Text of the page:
Example 1 was repeated except that the filling material was changed to a UV curable composition containing 98 wt % of an epoxy functional release coating UV9300 and 2 wt % of a cationic photoinitiator UV9390C (both from Momentive, Columbus. OH). The filled material was cured using a BlueWave® 200 UV spot lamp from Dymax.
 Example 3 was repeated and a 3M 425 aluminum foil tape (2.8 mil aluminum backing and 1.8 mil acrylic adhesive) was applied to each edge of the stitched loop at the end of the stitching line as shown in FIG. 4. The resulting sample showed strong tensile strength and no change in the gap of the stitching line was observed even when the loop was stretched under a tension of 500-1000 g/in.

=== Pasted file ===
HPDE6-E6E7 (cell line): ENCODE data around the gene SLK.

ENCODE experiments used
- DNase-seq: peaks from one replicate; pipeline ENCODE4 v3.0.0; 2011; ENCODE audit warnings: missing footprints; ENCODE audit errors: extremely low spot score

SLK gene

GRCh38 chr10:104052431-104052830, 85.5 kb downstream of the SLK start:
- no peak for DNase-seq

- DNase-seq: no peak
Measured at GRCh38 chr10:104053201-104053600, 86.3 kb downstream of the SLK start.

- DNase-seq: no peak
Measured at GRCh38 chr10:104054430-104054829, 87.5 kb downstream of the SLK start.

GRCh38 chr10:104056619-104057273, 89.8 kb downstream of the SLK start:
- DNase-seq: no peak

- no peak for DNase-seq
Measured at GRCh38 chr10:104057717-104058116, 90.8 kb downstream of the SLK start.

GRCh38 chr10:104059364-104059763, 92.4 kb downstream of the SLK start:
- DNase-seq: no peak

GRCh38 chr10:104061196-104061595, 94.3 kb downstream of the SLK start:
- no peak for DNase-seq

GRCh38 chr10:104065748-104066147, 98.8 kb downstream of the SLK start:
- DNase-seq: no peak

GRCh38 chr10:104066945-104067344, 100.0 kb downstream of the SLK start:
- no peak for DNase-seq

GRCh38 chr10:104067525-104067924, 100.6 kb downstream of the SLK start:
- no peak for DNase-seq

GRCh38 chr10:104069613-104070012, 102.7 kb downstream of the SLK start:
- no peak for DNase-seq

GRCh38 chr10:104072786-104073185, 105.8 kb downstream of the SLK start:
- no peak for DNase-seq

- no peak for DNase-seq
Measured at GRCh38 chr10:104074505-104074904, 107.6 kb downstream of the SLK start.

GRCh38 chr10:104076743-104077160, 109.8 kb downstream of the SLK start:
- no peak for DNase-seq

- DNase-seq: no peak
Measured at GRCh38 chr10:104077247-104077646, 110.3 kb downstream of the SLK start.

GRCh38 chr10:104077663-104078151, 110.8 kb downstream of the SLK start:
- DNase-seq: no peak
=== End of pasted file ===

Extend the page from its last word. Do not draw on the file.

A PIMC film based on Kapton polyimide film VN300 from DuPont was cut at a 60° angle with a tungsten carbide blade. A microcavity loop was made by abutting the two cut ends of microcavity web, and filling the gap with a UV curable composition containing 98 wt % of an epoxy functional release coating UV9300 and 2 wt % of a cationic photoinitiator UV9390C. The filled material was cured using a BlueWave® 200 UV spot lamp from Dymax. An 1 mil polyimide tape P-221 AMB from Nitto Denko K.K was laminated on the non-cavity side to cover the entire area of the stitching line and both edges of the stitched loop were further reinforced with a 3M 425 aluminum foil tape. FIG. 9 is a photograph illustrating microcavities in a loop with a 45° angle stitching line of 3μ width filled with the UV curable composition. The microcavity loop was then mounted onto the particle filling and transferring stations as schematically shown in FIG. 1.